1) The City of Nanaimo appears to be planning and working toward being a “smart” city. The CAO gave a presentation regarding the infrastructure and economic benefits. Nothing about the dangers or risk associated with being connected to the Internet of Things.
(click on photos to enlarge)
Creating a Sustainable Smart Infrastructure Plan
A project completed as part of the Masters of Community Planning provides a strategy for mid-size cities, like Nanaimo, to become “smart”, using techniques previously used in major cities. But this strategy failed in Toronto’s Waterfront and Sidewalk Labs. Even in large cities, privacy and security are important. Would people in smaller cities be less concerned? I admit to not having read all of this. If anyone finds something truly significant in it, please share. This project might be used for planning in other communities.
The Mid-Sized/Aged City Approach to Smart Cities: A Proposal to Create a Smart City Strategy and Practice for Nanaimo, British Columbia
“Since 2013, many progressive cities in Canada are embracing Smart City to respond to the challenges of the evolving digital era, such as 2013 Digital Strategy in Vancouver, Smart Surrey Strategy in Surrey, 2016 Smart City Master Plan in St. Albert, 2017 Smart City Strategy in Edmonton and 2018 Open Data Master Plan in Toronto.
Furthermore, since 2017, the federal government in Canada is making efforts to lever the Smart City concept. In Oct 2017, Justin Trudeau, Canadian Prime Minister, exclaimed that Waterfront Toronto and Sidewalk labs had cooperated to build a Smart City in Quayside, Toronto’s eastern waterfront, reported by CTV News (Casey, 2017) and CBC News (McGillivray & McLaughlin, 2017)….
All Smart City approaches in Canada have been initiated in major metropolitan areas and large cities. However, Smart City principles apply equally well to mid and small cities, and also to areas with unique demographics such as the aged communities of Vancouver Island. This research investigates the application of a Smart City strategy on a mid-sized and aged community, and it is anticipated that this research will provide a framework and approach for other mid to small cities in Canada.”
2) A 5G “smart” city in Washington, DC, for both industry and government. Given the constant cyberattacks on US companies and governments, what could go wrong with this?
AT&T, JBG Smith disclose plans for at-scale 5G smart city
“Plans look to combine mmWave and sub-6 GHz capabilities thanks to interconnected infrastructure that includes building side-mounts, street furniture and underground network assets. It would cover the submarket across Arlington and Alexandria, Virginia.
“Together with JBG SMITH, we intend to build a true smart city from the ground up that will allow future innovators to use AT&T’s network to unlock new capabilities through city-wide edge solutions that can serve specific business locations and everyday users at home or on the go,” said Mo Katibeh, head of AT&T’s Network Infrastructure Build, in a statement. “This includes enabling immersive virtual and augmented reality and the massive IoT connections that will become a hallmark of National Landing as the most connected city in the country.”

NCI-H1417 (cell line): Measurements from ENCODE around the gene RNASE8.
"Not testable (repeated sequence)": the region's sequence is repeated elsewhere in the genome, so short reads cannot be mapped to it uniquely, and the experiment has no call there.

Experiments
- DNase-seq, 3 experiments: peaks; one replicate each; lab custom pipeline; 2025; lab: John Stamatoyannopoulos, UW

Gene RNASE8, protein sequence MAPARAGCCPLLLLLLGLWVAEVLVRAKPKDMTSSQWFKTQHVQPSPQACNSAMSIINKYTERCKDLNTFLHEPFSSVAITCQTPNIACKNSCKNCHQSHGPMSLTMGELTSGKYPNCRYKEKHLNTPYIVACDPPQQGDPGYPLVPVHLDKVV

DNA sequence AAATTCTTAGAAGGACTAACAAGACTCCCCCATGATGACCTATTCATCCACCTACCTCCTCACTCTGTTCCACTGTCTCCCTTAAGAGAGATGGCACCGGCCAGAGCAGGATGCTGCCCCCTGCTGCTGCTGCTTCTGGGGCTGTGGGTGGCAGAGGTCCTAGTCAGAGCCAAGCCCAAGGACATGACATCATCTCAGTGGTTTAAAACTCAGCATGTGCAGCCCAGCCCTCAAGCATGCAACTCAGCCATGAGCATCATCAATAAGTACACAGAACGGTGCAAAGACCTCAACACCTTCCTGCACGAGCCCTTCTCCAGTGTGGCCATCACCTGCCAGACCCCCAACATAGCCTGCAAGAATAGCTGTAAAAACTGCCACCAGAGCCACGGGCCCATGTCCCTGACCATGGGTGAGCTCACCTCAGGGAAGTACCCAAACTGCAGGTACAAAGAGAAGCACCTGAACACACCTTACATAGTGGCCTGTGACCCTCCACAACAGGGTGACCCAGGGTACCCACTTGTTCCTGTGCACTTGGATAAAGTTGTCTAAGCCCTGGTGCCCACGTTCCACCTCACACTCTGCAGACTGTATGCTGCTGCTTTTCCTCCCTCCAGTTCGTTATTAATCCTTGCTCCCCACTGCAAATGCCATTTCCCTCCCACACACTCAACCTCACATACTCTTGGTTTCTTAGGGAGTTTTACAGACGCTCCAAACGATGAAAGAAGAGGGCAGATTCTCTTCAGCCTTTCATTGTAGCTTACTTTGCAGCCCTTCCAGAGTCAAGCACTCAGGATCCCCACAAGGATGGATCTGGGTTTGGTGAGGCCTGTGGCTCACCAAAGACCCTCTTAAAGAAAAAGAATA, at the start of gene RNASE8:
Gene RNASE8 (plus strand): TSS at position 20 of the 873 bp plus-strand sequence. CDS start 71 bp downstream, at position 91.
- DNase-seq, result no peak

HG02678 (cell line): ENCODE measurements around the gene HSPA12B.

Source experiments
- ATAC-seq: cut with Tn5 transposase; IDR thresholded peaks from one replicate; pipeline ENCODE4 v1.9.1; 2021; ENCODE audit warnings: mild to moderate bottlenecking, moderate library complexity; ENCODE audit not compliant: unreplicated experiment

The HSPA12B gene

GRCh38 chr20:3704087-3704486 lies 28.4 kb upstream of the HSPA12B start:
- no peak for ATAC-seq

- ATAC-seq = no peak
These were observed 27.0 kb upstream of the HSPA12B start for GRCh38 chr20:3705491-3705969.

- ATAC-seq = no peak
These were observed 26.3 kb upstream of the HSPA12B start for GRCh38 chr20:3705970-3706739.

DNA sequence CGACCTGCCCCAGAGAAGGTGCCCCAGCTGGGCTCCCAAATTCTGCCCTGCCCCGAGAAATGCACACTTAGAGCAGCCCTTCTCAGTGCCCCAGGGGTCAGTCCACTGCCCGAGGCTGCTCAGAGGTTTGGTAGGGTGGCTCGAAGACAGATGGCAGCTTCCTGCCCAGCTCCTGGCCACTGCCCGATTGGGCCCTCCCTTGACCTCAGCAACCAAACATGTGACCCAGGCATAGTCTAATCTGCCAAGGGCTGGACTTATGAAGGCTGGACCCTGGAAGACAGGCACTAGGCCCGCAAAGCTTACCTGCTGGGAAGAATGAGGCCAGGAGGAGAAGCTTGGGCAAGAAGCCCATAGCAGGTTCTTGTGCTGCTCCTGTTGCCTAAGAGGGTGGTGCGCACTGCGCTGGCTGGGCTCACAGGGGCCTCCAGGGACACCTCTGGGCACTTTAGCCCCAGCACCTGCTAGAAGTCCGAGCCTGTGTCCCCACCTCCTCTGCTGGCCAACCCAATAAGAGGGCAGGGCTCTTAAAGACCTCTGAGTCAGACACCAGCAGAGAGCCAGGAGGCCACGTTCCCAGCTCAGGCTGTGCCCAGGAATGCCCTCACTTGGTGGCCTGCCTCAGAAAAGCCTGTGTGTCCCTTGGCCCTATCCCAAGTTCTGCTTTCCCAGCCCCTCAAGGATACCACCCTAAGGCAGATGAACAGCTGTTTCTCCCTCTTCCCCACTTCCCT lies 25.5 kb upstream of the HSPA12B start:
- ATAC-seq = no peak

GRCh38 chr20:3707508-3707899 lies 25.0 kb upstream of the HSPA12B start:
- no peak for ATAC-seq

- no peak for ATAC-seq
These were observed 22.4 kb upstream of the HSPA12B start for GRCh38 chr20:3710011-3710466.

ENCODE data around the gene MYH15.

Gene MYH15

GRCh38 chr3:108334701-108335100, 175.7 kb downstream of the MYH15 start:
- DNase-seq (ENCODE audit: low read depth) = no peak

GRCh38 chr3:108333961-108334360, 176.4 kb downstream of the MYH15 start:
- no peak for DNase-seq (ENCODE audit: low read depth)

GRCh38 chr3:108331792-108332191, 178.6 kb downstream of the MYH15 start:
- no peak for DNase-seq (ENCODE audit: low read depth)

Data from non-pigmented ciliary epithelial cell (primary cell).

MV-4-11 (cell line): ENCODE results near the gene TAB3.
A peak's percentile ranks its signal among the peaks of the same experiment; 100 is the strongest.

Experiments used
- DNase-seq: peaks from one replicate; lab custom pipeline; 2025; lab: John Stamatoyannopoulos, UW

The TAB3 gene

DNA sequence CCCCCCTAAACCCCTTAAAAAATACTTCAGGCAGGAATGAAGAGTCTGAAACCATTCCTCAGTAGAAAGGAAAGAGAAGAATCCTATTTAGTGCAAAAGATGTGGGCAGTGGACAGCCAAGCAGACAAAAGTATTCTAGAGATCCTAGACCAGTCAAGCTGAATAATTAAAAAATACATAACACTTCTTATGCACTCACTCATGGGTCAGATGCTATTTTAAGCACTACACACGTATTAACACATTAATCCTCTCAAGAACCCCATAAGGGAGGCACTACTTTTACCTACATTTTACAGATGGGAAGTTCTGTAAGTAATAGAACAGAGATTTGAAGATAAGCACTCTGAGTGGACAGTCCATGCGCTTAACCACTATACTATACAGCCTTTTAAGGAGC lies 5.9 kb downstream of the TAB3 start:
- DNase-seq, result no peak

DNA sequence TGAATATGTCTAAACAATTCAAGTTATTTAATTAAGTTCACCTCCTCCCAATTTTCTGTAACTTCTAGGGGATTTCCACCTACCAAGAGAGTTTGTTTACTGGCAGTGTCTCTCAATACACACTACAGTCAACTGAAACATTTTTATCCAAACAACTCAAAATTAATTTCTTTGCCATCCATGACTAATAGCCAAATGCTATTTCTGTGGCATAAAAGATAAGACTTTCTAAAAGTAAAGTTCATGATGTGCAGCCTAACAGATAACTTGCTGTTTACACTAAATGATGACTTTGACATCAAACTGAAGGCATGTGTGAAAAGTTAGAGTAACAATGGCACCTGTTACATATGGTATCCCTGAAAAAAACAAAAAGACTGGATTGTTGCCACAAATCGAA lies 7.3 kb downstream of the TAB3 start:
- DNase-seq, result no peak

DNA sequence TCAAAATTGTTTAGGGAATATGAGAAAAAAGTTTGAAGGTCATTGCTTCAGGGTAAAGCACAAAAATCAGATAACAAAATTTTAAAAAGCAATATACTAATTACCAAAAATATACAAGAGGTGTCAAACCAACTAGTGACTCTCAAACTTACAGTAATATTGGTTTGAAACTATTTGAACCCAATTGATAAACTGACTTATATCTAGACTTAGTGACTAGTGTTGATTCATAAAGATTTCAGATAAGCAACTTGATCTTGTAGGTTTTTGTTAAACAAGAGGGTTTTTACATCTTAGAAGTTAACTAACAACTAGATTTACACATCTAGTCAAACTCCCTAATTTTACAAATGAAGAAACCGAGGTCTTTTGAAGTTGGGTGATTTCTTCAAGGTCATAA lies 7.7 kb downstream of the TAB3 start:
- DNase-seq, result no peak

3) In addition to cell phones being associated with myriad health problems, they also are addictive, resulting in emotional problems, poorer interpersonal relationships, and more.
After the pandemic, let’s deal with our phone addictions. Here are three rules to follow
“We’re using mobile devices in unhealthy ways, but they’re so indispensable that we can’t just prohibit them. The real target is distraction.
A growing body of research affirms what we intuitively know: Phone use degrades the quality of our sleep, our productivity and our creativity. It is linked to heightened levels of anxiety and depression, diminished sexual satisfaction, compromised child-parent relationships and so much more. But — as climate activists know — even the most alarming studies won’t shift behaviour at scale. For that to happen, culture itself needs to change. We need to update our shared beliefs, attitudes and behaviours to define more clearly where, when, how and why to use our phones. We need a new set of norms….
In a study affirming this dynamic, Oxford Internet Institute researchers prompted pairs of people with conversation topics, and divided them into two. For the first group, researchers left a phone resting, face-down, on a nearby desk. For the second group, the phone was absent. After their conversations, pairs in the “phone present” group reported far lower levels of empathy and trust than those in the “phone absent” group. The researchers concluded that the “mere presence of mobile phones inhibited the development of interpersonal closeness and trust.”“
From: “Naomi Singh & Paula Johansson” (names given with permission)
Sent: Sunday, July 25, 2021 3:51:46 PM
Subject: Please Attend Rogers Tower Vote – This Tuesday @12:30 pm
The Rogers Tower is on the agenda for this Tuesday’s virtual SSI Trust meeting.
(And it is not too late to send a quick note opposing the tower to: email@example.com)
The more of us who are able to attend and comment on Tuesday the better. Our goal is for the LTC to say no to Rogers and to find a better solution for CREST.
. Make a 2 minute comment at the Town Hall at 12:30 pm. Find ideas for comments here: https://towersmatter.com/wp-content/uploads/2021/07/Town-Hall-Comments-for-May-25-Trust-Meeting.pdf
. The Tower will be discussed and voted on at 1:00 pm.
How To Attend
To join Electronically: click here.
To Call into the meeting: Canada: 855 703 8985 (Toll Free) / US: 888 475 4499 (Toll Free)
Webinar ID: 617 3160 0245
Watch Live Stream in real time: https://collaboratevideo.net/MaxPlayer/default.aspx?cid=islandstrust&pid=A&ln=en&au=fl&bw=720p&webcastID=islandstrustA
The Team from 5G Free Salt Spring
Sharon Noble, Director, Coalition to Stop Smart Meters
“Well begun in half done.” Aristotle